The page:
hacker emblem
Search | Tags | Photos | Flights | Gas Mileage | Log in

Crimes against baseboard molding

Started: 2013-09-28 14:57:17

Submitted: 2013-09-28 15:33:14

Visibility: World-readable

In which the intrepid narrator atones for a previous homeowner's crimes against baseboard molding

When we moved into our house I didn't fully appreciate the level of ... customizations ... that previous home-owners had made to the house. Our first house was very much a starter house, and the previous owners had treated it as such. We restricted our customizations to painting the walls and stringing Ethernet through the walls. Our second house, though, had been treated far more liberally. The basement was finished without a permit, and Ethernet cable had been strung somewhat haphazardly through the garage and basement. But the most egregious example was the wiring connecting the receiver on one side of the family room with the TV and speakers elsewhere. This is what it looked like when we took possession of the house:

Through-the-floor speaker wire installation base station
Through-the-floor speaker wire installation base station

To be clear, I've perpetrated some crimes against housing in pursuit of networking, but this shining example took the prize for the worst home theater install I've ever seen. We had no use for the wiring as-is, so I pushed the cables into the holes from whence they came and ignored them for the next year.

Over Labor Day this year, while Kiesa was repainting the basement, I undertook to patch the hole. It may not be immediately obvious from the photo above (or any of the photos I can find; I apparently failed to properly document the atrocity in its full glory) but the cables had been run through an inch-diameter hole drilled through the baseboard molding and the carpet. I pulled the cables into the crawl space under the family room, where they had been routed, and removed an arm-full of cables from the crawl space. This left an ugly hole; I nailed a piece of cardboard underneath the hole to plug the lower end and pushed caulk into the small holes and wood filler into the large hole. The intermediate result was not entirely aesthetically pleasing but seemed like a good step:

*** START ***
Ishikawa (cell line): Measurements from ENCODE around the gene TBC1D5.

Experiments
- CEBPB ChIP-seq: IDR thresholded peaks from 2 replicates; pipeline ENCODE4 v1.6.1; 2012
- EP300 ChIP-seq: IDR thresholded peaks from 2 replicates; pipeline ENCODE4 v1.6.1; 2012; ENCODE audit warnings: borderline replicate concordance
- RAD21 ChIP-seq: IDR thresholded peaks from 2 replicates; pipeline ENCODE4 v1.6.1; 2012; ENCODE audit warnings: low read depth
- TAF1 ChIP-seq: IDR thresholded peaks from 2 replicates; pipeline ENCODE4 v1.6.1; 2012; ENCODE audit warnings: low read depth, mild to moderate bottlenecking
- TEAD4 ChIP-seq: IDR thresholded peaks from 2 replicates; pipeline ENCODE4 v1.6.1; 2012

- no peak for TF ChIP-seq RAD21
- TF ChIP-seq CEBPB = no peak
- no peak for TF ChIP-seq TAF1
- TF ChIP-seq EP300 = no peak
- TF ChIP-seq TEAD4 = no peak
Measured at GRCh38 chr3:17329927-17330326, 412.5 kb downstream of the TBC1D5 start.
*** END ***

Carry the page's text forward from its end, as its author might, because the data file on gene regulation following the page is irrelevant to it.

A/V hole mid-patch
A/V hole mid-patch

The Megafest and subsequent flood distracted me from finishing repairing the hole. Last weekend, while Kiesa was moving everything back into the basement, I found a small scrap of spare carpet and cut it out to fill the hole left by the hole. I pulled the carpet out from the wall, glued the scrap of carpet down, and replaced the carpet on top of it. The patch was noticeable if I looked for it but not as obvious at a glance. (I realized after I completed the patch that what I should have done was to tape the patch into the carpet so it looked like the same thing.)

The carpet looked much better but the baseboard still needed help. Today I sanded, primed, and painted the wood filler patching the baseboard, and while the paint is still drying, I have high hopes that I will finally have repaid my debts to society by atoning for someone else's crimes against baseboard molding.

Baseboard paint drying
Baseboard paint drying
Having rejected DOS, we're paranoid about anything that isn't
"user-friendly," that requires some adjustment on our part and a
commitment to meet the technology halfway. It's as if Henry Ford rigged
a bridle and set of leather reins to his Model T instead of a steering
wheel and clutch, and to this day we were still driving our cars the way
a 19th century groomsman would handle a horse and buggy.
- Jonathon Keats, "'You Send Me' by Patricia T. O'Conner & Stewart
Kellerman", Salon.com